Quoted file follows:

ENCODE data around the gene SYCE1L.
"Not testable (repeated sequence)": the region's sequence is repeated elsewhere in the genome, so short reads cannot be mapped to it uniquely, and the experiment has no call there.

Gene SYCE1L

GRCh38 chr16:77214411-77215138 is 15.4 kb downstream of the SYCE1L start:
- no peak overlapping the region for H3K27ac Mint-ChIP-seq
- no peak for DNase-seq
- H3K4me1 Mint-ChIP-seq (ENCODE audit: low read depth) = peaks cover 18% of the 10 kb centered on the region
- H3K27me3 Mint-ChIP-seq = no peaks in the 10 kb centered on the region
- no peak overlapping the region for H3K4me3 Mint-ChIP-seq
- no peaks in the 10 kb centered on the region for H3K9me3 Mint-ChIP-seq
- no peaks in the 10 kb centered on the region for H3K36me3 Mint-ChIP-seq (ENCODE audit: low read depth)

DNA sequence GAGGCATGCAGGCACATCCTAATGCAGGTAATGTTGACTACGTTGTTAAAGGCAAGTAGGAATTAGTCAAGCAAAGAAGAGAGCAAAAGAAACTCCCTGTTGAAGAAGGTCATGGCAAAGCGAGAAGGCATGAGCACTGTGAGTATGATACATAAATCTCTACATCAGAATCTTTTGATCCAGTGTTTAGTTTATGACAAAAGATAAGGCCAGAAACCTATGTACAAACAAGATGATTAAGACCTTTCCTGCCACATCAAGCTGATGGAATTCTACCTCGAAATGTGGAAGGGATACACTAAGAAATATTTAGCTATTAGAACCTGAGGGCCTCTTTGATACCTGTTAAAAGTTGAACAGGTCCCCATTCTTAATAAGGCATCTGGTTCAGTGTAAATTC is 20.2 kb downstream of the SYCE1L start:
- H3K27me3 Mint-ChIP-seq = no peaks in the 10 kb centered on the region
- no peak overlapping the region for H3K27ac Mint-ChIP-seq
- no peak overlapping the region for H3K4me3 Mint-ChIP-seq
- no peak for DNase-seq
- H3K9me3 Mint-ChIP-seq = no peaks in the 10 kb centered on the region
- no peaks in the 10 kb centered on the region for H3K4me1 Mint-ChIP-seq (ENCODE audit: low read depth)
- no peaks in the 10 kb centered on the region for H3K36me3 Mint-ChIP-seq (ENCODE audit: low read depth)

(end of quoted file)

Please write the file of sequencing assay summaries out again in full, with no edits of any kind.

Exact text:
ENCODE data around the gene SYCE1L.
"Not testable (repeated sequence)": the region's sequence is repeated elsewhere in the genome, so short reads cannot be mapped to it uniquely, and the experiment has no call there.

Gene SYCE1L

GRCh38 chr16:77214411-77215138 is 15.4 kb downstream of the SYCE1L start:
- no peak overlapping the region for H3K27ac Mint-ChIP-seq
- no peak for DNase-seq
- H3K4me1 Mint-ChIP-seq (ENCODE audit: low read depth) = peaks cover 18% of the 10 kb centered on the region
- H3K27me3 Mint-ChIP-seq = no peaks in the 10 kb centered on the region
- no peak overlapping the region for H3K4me3 Mint-ChIP-seq
- no peaks in the 10 kb centered on the region for H3K9me3 Mint-ChIP-seq
- no peaks in the 10 kb centered on the region for H3K36me3 Mint-ChIP-seq (ENCODE audit: low read depth)

DNA sequence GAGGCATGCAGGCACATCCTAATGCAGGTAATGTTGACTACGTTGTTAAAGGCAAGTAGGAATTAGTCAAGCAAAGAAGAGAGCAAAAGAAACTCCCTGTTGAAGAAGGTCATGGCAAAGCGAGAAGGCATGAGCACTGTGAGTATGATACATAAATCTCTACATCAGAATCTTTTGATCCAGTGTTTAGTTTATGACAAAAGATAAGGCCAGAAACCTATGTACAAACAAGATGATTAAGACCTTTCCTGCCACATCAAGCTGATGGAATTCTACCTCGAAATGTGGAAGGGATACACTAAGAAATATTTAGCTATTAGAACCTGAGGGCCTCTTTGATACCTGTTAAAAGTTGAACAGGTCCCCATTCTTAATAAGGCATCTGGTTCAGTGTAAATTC is 20.2 kb downstream of the SYCE1L start:
- H3K27me3 Mint-ChIP-seq = no peaks in the 10 kb centered on the region
- no peak overlapping the region for H3K27ac Mint-ChIP-seq
- no peak overlapping the region for H3K4me3 Mint-ChIP-seq
- no peak for DNase-seq
- H3K9me3 Mint-ChIP-seq = no peaks in the 10 kb centered on the region
- no peaks in the 10 kb centered on the region for H3K4me1 Mint-ChIP-seq (ENCODE audit: low read depth)
- no peaks in the 10 kb centered on the region for H3K36me3 Mint-ChIP-seq (ENCODE audit: low read depth)